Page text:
- Created by: Ewa
- Created on: 26-11-14 14:23
F - First Folio; Q - Quarto
The best answers usually differentiate between the F and Q versions of the text.
F - "while we/ Unburdened crawl towards death" 1.1.39-40
At the beginning of the play Lear willingly removes himself from power; often seen as a rejection of responsibility.
"crawl towards death" - a reference to age. However, Coppelia Kahn argues the "reversal of roles" (feminist reading), where at the beginning of the play Lear behaves in a very temperamental way, throwing tantrums, which reduces him to the role of a child, while the three daughters become matriatchal figures. It is important to contextually consider the missing mother(s?) of the daughters and why that is so. Therefore "crawl" could actually reference baby crawling.
"Come not between the dragon and his wrath!" 1.1.123
Animal, predatory imagery. Dragon - mythical creature - adds to fairytale-like quality of 1.1.
"But now her price is fallen" 1.1.198
Expression of Lear's power over women (Cordelia here). She is objectified and auctioned like an animal. It's important to note that both Goneril and Regan are often described using animal imagery, often demonising them. However, only predatory, dangerous animals are used in their descriptions.
Q - "The sweet and bitter fool will presently appear
The one in motley here the other found out there" [The Fool] 1.4.139-140
The Fool is often presented as holding a mirror in this particular extract, pointing to himself wearing the motley of a professional fool, as well as Lear in the mirror. A big part of this scene consists of the Fool pointing out Lear's foolishness in giving away the entire kingdom.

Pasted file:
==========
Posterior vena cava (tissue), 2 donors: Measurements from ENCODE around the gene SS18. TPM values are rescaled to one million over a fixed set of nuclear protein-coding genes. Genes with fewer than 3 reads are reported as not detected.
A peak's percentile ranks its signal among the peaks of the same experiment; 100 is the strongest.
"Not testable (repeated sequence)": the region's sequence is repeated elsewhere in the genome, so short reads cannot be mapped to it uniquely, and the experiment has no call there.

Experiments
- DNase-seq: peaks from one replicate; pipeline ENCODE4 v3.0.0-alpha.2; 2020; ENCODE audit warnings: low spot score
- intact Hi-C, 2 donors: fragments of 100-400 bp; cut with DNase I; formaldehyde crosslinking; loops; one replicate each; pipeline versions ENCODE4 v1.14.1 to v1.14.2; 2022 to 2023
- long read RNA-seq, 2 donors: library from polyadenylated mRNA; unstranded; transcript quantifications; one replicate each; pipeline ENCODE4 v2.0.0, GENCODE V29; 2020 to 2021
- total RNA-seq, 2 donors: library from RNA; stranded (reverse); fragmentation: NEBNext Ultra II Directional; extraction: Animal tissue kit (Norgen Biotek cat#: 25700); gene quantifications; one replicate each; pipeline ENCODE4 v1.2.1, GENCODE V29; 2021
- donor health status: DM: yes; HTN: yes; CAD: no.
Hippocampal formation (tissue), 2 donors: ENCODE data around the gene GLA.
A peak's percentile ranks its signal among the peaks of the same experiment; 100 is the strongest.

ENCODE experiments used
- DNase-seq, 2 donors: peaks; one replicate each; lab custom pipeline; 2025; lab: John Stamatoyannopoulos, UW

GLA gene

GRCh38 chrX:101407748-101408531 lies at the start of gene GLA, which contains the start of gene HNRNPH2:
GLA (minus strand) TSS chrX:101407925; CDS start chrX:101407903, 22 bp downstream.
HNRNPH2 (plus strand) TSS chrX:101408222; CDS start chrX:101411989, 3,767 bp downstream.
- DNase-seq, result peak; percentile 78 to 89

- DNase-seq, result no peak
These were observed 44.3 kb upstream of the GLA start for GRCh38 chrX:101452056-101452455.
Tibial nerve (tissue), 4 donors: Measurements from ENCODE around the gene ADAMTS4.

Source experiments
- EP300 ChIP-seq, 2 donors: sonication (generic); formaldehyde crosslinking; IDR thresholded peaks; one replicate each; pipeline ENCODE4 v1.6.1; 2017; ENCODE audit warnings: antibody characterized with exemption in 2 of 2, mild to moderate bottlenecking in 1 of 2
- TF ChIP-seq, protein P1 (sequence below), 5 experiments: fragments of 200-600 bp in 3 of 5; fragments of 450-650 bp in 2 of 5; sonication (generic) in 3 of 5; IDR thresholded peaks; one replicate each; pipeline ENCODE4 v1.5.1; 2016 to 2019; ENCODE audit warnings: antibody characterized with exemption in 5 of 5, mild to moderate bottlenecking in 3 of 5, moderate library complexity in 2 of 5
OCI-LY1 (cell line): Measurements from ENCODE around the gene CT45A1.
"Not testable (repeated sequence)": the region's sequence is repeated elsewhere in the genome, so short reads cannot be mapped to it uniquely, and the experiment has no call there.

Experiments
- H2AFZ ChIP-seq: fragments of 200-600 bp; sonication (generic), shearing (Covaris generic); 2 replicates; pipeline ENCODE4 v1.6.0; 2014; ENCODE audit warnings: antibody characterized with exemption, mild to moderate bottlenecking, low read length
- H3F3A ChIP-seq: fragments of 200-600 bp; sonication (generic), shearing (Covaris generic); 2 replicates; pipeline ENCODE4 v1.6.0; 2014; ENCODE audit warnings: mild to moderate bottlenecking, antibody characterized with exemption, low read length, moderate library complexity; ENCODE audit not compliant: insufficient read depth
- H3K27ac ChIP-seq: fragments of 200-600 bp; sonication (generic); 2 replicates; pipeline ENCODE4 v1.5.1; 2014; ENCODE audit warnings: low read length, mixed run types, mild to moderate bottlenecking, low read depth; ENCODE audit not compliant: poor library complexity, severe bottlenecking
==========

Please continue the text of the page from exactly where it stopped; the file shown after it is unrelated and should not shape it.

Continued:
AO4 - The entire passage removed from F, due to censorship of the idea of monopolies as a way of trading with particular countries, favoured by James I and Elizabeth I. James' awards grew so large that it led to a campaign against them.
The next lines that consist of:
"Dost thou call me fool, boy? / All thy other titles thou hast given away; that thou wast born with."
Relates back to Kahn's reading of Lear being child-like and foolish. Lear is once again dismissed as a baby.
"Hear, Nature, hear, dear goddess, F hear F" 1.4.267
Can be related to Edmund's soliloquy in 1.2, where he pledges loyalty to Nature and inverts it.
The repetition of "hear" is interesting, as it directly contrasts the theme of sight/blindness. Since hearing is a different sense, Lear begins to distrust sight, perhaps due to the changed perception of Goneril. Can be very interesting in terms of relating it to Gloucester and his sons - only the loss of his sight lets him see the true colours of the entire situation.
Also, the repetition begins to suggest the first signs of Lear's descent into madness. This technique is frequently used in order to depict…